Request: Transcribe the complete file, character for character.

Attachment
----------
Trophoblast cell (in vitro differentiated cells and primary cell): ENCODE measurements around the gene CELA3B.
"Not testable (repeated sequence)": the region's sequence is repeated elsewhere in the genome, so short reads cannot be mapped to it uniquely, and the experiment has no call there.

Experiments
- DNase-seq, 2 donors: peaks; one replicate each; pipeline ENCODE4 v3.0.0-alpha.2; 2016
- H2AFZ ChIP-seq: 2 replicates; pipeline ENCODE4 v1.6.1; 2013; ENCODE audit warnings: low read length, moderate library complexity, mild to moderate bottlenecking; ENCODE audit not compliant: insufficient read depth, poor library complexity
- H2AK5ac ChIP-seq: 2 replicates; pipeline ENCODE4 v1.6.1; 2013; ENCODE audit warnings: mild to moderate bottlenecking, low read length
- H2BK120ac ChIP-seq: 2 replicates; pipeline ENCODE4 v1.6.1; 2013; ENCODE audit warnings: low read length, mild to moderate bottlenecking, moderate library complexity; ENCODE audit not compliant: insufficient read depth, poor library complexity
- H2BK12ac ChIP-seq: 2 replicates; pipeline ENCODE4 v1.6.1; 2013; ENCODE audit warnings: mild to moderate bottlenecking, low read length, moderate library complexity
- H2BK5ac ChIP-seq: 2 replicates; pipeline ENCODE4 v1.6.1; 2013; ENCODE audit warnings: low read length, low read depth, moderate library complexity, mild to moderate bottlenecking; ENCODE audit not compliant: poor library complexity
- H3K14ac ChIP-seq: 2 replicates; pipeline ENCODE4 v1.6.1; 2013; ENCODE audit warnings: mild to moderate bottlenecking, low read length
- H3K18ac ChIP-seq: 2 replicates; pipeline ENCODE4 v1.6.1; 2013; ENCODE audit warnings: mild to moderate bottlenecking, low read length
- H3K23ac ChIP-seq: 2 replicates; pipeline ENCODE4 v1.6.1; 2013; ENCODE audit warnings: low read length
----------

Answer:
Trophoblast cell (in vitro differentiated cells and primary cell): ENCODE measurements around the gene CELA3B.
"Not testable (repeated sequence)": the region's sequence is repeated elsewhere in the genome, so short reads cannot be mapped to it uniquely, and the experiment has no call there.

Experiments
- DNase-seq, 2 donors: peaks; one replicate each; pipeline ENCODE4 v3.0.0-alpha.2; 2016
- H2AFZ ChIP-seq: 2 replicates; pipeline ENCODE4 v1.6.1; 2013; ENCODE audit warnings: low read length, moderate library complexity, mild to moderate bottlenecking; ENCODE audit not compliant: insufficient read depth, poor library complexity
- H2AK5ac ChIP-seq: 2 replicates; pipeline ENCODE4 v1.6.1; 2013; ENCODE audit warnings: mild to moderate bottlenecking, low read length
- H2BK120ac ChIP-seq: 2 replicates; pipeline ENCODE4 v1.6.1; 2013; ENCODE audit warnings: low read length, mild to moderate bottlenecking, moderate library complexity; ENCODE audit not compliant: insufficient read depth, poor library complexity
- H2BK12ac ChIP-seq: 2 replicates; pipeline ENCODE4 v1.6.1; 2013; ENCODE audit warnings: mild to moderate bottlenecking, low read length, moderate library complexity
- H2BK5ac ChIP-seq: 2 replicates; pipeline ENCODE4 v1.6.1; 2013; ENCODE audit warnings: low read length, low read depth, moderate library complexity, mild to moderate bottlenecking; ENCODE audit not compliant: poor library complexity
- H3K14ac ChIP-seq: 2 replicates; pipeline ENCODE4 v1.6.1; 2013; ENCODE audit warnings: mild to moderate bottlenecking, low read length
- H3K18ac ChIP-seq: 2 replicates; pipeline ENCODE4 v1.6.1; 2013; ENCODE audit warnings: mild to moderate bottlenecking, low read length
- H3K23ac ChIP-seq: 2 replicates; pipeline ENCODE4 v1.6.1; 2013; ENCODE audit warnings: low read length